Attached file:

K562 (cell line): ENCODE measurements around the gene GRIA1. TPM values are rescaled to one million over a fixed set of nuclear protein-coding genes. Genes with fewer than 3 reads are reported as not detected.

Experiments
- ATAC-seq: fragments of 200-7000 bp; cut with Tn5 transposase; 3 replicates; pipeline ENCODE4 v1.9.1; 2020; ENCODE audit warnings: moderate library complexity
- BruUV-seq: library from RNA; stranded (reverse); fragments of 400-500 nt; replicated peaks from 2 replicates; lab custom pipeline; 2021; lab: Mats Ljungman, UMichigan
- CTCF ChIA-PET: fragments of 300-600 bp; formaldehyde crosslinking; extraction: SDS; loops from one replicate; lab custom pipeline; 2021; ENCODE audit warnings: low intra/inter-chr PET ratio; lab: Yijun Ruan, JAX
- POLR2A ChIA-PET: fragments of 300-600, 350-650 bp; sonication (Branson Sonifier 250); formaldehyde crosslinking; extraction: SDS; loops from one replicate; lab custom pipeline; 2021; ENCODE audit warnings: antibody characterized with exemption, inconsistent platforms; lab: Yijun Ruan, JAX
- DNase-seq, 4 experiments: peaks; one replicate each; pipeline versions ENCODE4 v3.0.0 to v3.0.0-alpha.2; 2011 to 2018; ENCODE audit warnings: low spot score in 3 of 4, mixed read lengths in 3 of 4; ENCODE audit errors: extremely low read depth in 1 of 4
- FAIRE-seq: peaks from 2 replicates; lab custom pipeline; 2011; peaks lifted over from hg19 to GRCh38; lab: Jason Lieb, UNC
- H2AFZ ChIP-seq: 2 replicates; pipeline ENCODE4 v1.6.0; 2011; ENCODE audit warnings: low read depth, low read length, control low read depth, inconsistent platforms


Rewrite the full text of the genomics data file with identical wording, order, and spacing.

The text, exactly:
K562 (cell line): ENCODE measurements around the gene GRIA1. TPM values are rescaled to one million over a fixed set of nuclear protein-coding genes. Genes with fewer than 3 reads are reported as not detected.

Experiments
- ATAC-seq: fragments of 200-7000 bp; cut with Tn5 transposase; 3 replicates; pipeline ENCODE4 v1.9.1; 2020; ENCODE audit warnings: moderate library complexity
- BruUV-seq: library from RNA; stranded (reverse); fragments of 400-500 nt; replicated peaks from 2 replicates; lab custom pipeline; 2021; lab: Mats Ljungman, UMichigan
- CTCF ChIA-PET: fragments of 300-600 bp; formaldehyde crosslinking; extraction: SDS; loops from one replicate; lab custom pipeline; 2021; ENCODE audit warnings: low intra/inter-chr PET ratio; lab: Yijun Ruan, JAX
- POLR2A ChIA-PET: fragments of 300-600, 350-650 bp; sonication (Branson Sonifier 250); formaldehyde crosslinking; extraction: SDS; loops from one replicate; lab custom pipeline; 2021; ENCODE audit warnings: antibody characterized with exemption, inconsistent platforms; lab: Yijun Ruan, JAX
- DNase-seq, 4 experiments: peaks; one replicate each; pipeline versions ENCODE4 v3.0.0 to v3.0.0-alpha.2; 2011 to 2018; ENCODE audit warnings: low spot score in 3 of 4, mixed read lengths in 3 of 4; ENCODE audit errors: extremely low read depth in 1 of 4
- FAIRE-seq: peaks from 2 replicates; lab custom pipeline; 2011; peaks lifted over from hg19 to GRCh38; lab: Jason Lieb, UNC
- H2AFZ ChIP-seq: 2 replicates; pipeline ENCODE4 v1.6.0; 2011; ENCODE audit warnings: low read depth, low read length, control low read depth, inconsistent platforms